Terence here from Much Ado About Nothing, to deliver your weekly dose of Writing in Motion! I've been having kind of a rough week so I decided to turn to something that always makes me happy, 500 Days of Summer! I love this movie and I heart the two leads (Joseph Gordon Levitt and Zooey Deschanel) more than words can express.

How could you not heart these two?

This movie is great for reasons other than the actors. It's a romantic comedy weaved into a coming of age tale told in a non-linear fashion, meaning that it jumps between the 500 days. So one scene you may be on day 12 and leap to day 233 and come right back to day 36. It's a fantastic way to show a relationship which isn't always perfect (cause really, which ones are?).

There is one particular scene that will turn this movie into a new generation classic. Here is how it was originally written in the script:

INT PARTY - NIGHT
Tom and Summer are in a LARGE CIRCLE OF PEOPLE at a party. TIME CUTS reveal that Summer is talking with, laughing with, drinking with, and possibly flirting with many of them. Tom notices, smiles, pretends it doesn’t mean anything, but he’s clearly jealous, not in a sexual way but of the attention they’re getting from her. It’s been a while. He misses that attention.

Now what the filmmakers chose to do was film this in split screen showing us Tom (JGL)'s expecations vs the reality. As you can see in the video below, the translation from the screenplay is amazing. The use of split screen to show what he is actually feeling versus what he wants to feel is a bold choice from the filmmakers and paid off.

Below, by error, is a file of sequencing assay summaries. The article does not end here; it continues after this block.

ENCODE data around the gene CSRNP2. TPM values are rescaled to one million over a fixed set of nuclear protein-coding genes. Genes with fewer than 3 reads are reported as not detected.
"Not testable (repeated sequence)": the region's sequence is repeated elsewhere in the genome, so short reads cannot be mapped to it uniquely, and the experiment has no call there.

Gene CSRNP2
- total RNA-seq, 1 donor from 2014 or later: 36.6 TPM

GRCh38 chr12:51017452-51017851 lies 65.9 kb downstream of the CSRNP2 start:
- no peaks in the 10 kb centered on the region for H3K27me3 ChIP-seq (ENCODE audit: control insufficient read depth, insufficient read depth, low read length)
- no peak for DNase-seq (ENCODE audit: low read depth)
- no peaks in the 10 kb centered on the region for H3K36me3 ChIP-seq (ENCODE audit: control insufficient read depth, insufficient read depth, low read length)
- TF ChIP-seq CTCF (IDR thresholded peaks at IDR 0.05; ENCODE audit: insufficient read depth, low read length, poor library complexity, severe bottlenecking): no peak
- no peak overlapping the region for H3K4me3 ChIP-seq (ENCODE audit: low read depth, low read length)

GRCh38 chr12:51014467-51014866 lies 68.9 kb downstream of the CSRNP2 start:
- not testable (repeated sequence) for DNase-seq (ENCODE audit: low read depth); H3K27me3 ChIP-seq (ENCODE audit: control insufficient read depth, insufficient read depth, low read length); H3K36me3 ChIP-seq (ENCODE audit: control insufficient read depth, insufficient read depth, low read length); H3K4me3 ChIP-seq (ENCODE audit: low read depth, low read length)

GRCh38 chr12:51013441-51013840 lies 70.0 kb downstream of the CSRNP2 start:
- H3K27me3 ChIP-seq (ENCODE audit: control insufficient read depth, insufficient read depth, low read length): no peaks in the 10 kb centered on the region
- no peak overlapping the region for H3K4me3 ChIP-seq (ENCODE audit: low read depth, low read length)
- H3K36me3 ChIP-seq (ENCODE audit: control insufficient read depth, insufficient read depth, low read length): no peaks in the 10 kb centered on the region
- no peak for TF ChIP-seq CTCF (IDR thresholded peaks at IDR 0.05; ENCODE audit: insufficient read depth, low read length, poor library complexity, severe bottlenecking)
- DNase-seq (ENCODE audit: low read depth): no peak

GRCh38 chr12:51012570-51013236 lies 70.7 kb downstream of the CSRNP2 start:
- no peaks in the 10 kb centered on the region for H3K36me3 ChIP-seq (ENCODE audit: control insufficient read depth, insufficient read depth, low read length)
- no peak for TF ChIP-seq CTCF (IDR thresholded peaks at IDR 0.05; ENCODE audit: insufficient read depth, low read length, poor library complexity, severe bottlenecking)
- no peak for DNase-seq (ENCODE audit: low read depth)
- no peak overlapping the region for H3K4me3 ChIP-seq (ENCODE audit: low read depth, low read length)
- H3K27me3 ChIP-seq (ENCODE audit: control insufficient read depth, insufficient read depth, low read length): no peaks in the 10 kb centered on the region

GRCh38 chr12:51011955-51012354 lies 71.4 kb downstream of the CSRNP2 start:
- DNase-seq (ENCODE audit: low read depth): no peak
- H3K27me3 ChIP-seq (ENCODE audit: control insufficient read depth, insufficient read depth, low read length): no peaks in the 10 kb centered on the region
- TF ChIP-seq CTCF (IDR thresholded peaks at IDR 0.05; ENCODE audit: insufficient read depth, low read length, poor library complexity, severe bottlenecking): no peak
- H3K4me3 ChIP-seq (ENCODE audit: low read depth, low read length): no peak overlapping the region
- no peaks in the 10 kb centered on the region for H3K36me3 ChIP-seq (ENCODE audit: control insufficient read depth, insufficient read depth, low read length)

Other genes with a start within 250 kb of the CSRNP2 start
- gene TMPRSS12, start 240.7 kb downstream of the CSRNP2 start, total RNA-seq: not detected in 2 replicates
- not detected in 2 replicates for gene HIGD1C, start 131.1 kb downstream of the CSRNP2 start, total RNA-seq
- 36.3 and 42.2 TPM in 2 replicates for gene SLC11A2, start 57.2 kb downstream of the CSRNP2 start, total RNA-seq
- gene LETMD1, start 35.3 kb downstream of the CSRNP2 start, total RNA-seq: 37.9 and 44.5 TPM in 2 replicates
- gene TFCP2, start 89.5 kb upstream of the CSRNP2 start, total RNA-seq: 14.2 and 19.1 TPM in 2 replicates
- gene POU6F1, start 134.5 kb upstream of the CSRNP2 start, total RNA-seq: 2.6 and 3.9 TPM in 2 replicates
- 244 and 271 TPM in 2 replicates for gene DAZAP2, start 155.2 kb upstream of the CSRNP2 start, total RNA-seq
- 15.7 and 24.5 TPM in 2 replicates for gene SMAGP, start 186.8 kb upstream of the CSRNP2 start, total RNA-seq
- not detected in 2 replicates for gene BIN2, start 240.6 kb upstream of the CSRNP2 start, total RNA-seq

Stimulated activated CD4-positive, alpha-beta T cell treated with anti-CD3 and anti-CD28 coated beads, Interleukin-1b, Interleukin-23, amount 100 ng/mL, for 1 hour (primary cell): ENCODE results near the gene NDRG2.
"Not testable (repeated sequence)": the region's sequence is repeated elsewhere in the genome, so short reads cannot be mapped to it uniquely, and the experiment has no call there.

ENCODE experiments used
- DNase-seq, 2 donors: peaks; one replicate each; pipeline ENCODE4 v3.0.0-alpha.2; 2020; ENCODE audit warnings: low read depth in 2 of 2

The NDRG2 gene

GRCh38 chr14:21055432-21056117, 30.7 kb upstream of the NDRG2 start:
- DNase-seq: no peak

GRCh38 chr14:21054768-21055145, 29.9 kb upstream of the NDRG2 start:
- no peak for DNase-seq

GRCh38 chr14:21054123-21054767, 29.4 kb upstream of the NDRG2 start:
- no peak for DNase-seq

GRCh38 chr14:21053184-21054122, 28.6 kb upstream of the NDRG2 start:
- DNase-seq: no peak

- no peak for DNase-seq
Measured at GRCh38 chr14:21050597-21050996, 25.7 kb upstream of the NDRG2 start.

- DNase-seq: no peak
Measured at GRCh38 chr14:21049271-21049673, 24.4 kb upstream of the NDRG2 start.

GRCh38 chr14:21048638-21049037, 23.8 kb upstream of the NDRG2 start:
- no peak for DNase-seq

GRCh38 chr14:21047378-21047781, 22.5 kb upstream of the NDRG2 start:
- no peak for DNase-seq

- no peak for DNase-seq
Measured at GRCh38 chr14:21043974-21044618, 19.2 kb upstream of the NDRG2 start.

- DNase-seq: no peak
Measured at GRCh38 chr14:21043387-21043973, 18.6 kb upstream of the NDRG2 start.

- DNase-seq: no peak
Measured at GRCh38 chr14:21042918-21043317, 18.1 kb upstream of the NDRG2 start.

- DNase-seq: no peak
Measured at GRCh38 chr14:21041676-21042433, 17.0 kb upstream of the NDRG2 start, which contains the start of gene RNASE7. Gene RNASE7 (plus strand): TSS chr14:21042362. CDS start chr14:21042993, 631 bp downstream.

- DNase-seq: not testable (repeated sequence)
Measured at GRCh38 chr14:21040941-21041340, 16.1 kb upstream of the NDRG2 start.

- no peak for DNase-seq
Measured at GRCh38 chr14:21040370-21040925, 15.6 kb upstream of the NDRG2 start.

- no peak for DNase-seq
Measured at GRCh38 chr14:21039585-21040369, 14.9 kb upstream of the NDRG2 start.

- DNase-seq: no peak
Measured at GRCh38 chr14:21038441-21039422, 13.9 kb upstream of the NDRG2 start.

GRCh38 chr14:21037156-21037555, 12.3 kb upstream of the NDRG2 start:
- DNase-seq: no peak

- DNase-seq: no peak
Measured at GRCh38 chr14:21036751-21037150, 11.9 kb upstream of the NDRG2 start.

'500 Days of Summer' Expectations vs. Reality @ Yahoo! Video

If you haven't seen this film, please do so IMMEDIATELY! It's so good and a great way to see that you don't have to go from beginning to end to tell a story.

Bonus Clip: This hilarious parody of Sid and Nancy with JGL playing Nancy and ZD playing Sid.
Cinemash: Sid and Nancy

Friday, August 6, 2010

If you really want to hear about it, the first thing you'll probably want to know is...

Everyday I go to my favorite websites: People Magazine, E Online, Essence Magazine, and Entertainment Weekly to see what the latest news is in the entertainment world. One day I'll highlight my favorite bloggers from each website but for now, I wanted to talk about a cool photo gallery that EW.com put up a couple days ago.

20 Classic Opening Lines in Books

To most people, this may just be a collection of openers from boring authors who wrote books you were forced to read in high school.

For me, it means a little bit more than that. When I was growing up, my dad suggested (forced) my brother and I to read the Classics every summer. He said that to stay ahead of the rest of the kids in our college prep school, we needed to become familiar with these books. He assured us that every other kid in our class had already read them. My dad also convinced us that these books would be in our curriculum during the school year.

So every year he would make a list of the books we had to read. Anything written by Dickens, Orwell, or Bradbury was fair game on this list. Every year my brother and I would reluctantly head to the library in search of these books written by old dead guys. My brother would have rather played video games and I would have rather watched endless hours of TV. After we read the books, we had to write a summary on what the book was about, the important themes, etc.

Talk about some nerds, geez.

Like clockwork, we would enter our English class each September and when our teacher mentioned the books that we would focus on for the school year, the Classics we spent all summer pouring over were never on the list. Needless to say, we were pissed.

It was not until late in my high school career that I realized we were fortunate to have read those stories. Not only were they timeless tales, but quite a few of them stay in my head as my favorite books to this day.

We were annoyed with our dad at the time and obviously would have rather spent our summer vacation relaxing, but he tried his best to expose us to important literature at a young age.